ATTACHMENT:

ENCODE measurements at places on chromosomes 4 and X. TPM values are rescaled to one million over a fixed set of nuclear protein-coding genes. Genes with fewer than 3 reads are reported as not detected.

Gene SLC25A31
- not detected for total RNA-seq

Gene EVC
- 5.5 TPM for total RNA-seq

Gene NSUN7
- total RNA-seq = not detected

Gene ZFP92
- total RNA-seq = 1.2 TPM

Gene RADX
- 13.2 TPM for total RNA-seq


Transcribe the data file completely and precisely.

ENCODE measurements at places on chromosomes 4 and X. TPM values are rescaled to one million over a fixed set of nuclear protein-coding genes. Genes with fewer than 3 reads are reported as not detected.

Gene SLC25A31
- not detected for total RNA-seq

Gene EVC
- 5.5 TPM for total RNA-seq

Gene NSUN7
- total RNA-seq = not detected

Gene ZFP92
- total RNA-seq = 1.2 TPM

Gene RADX
- 13.2 TPM for total RNA-seq